Appleby House by Sylvia Smith

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Appleby House is Sylvia Smith’s delightful, refreshingly candid account of a year spent in a shabby bed-sit in1980s London’s East End.

Smith’s engrossing, understated narrative invests the story of shared living: shifting allegiances, cleaning negotiations, debates about whose turn it is to change the toilet paper (it’s color-coded) and who’s been stealing whose hot water (50p buys 2 baths) with compulsive suspense of the highest order. As tensions build around Laura’s adamant refusal to turn down her music or pretend to care about what her housemates have to say, we find ourselves astonishingly addicted to the goings on in this tiny corner of the universe. In the most artless and amusing way, Appleby House thoroughly indulges our very human fascination with the day-to-day and the surprising, often inexplicable, behavior of our fellow members of the species.

From the Trade Paperback edition.

About Sylvia Smith

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Published December 18, 2007 by Anchor. 178 pages
Genres: Biographies & Memoirs, Literature & Fiction, History. Non-fiction

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Kirkus Reviews

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her floor-mate plays the TV and stereo much too loudly, and the other residents consider her a “selfish cow.” In an easy voice conspicuous in its flatness, Smith tells readers, “the toilet was an absolute disgrace,” and, “living next to Laura made life unpleasant and I considered what to do about...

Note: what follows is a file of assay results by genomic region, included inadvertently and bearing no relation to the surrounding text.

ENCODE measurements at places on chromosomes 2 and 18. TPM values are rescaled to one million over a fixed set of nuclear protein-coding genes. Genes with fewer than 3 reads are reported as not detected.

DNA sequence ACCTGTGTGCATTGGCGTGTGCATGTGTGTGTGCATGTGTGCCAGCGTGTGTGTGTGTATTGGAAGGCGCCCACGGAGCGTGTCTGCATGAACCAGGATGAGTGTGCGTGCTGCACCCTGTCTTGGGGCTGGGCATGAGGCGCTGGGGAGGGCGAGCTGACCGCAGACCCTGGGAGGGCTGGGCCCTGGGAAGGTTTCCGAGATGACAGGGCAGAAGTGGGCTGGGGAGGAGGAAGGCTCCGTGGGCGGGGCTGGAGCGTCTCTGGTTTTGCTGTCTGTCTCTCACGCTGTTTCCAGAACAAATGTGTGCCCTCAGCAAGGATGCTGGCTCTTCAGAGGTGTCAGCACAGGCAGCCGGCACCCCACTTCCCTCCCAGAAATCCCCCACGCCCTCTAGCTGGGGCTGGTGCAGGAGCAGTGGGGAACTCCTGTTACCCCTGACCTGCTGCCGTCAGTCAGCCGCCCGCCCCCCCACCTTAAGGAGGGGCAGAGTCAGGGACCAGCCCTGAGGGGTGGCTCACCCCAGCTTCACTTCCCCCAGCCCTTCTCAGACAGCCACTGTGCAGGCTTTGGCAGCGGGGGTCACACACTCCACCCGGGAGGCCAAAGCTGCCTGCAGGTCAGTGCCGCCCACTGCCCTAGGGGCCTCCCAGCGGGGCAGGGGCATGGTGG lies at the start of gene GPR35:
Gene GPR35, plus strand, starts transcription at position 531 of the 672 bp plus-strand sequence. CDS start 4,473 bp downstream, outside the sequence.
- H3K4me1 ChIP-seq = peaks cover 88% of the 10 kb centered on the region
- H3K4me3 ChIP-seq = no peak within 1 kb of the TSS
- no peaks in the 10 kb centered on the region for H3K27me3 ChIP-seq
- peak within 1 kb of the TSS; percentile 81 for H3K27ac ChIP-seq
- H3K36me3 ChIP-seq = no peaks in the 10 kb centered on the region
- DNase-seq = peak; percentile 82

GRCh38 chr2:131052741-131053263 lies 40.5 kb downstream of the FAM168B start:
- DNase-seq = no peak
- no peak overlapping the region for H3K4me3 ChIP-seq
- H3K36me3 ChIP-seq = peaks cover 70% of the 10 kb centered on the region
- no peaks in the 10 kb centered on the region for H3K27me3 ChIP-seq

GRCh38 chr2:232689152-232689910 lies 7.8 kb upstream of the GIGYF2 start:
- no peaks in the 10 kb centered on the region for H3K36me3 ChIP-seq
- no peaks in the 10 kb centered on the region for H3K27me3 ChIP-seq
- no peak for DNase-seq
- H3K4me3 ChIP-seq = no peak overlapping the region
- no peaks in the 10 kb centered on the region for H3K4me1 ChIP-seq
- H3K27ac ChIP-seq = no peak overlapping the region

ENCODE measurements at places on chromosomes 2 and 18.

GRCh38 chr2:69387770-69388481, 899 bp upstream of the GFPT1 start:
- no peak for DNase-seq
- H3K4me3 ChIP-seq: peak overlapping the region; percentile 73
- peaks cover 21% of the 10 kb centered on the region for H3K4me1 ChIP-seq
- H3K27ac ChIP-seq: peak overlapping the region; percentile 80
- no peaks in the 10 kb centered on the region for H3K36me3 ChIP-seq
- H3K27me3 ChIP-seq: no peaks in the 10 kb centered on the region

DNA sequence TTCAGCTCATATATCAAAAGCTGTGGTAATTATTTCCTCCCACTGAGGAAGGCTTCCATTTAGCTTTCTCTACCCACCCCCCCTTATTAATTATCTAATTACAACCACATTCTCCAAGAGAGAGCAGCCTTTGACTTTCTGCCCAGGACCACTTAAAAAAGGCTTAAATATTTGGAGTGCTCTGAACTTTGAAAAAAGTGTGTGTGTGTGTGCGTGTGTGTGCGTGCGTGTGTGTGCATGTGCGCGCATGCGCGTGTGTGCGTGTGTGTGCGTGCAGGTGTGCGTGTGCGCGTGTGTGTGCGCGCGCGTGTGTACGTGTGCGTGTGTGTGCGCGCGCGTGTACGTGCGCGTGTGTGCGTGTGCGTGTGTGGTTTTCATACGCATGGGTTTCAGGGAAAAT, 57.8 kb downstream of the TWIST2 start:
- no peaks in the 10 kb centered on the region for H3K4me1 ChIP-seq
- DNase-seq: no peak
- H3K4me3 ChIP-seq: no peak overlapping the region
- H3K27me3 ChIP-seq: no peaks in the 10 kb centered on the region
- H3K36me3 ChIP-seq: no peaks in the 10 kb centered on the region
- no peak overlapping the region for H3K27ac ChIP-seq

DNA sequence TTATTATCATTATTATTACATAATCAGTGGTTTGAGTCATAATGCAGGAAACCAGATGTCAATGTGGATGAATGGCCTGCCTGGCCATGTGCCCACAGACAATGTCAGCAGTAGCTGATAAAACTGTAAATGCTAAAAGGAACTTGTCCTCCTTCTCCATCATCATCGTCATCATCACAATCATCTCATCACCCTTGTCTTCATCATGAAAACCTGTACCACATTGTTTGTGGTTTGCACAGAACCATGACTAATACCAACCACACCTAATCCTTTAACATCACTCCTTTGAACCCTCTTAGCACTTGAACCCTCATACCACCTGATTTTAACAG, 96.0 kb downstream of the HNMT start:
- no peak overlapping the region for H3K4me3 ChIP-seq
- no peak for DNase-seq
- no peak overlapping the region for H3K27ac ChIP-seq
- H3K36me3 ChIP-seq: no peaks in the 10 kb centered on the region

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The Guardian

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Appleby House Sylvia Smith Picador £9.99, pp160 Sylvia Smith's first book, Misadventures, was the non-event that became an event: the autobiography of a secretary from the East End to whom nothing much happened until she decided to publish her life story in hilariously puny slices.

Jul 14 2002 | Read Full Review of Appleby House

Publishers Weekly

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The writing style echoes the simplicity of the lives of the residents of Appleby House, although the prose is frequently graceless and clichéd: "She walked towards me," Smith writes of her housemate Sharon, "with a big smile on her face and greeted me with a cheery 'Hi.' We were soon deep in con...

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Warning: No matter how much you wind up loving Sylvia Smith's new novel Appleby House, do not attempt to explain the story line to friends.

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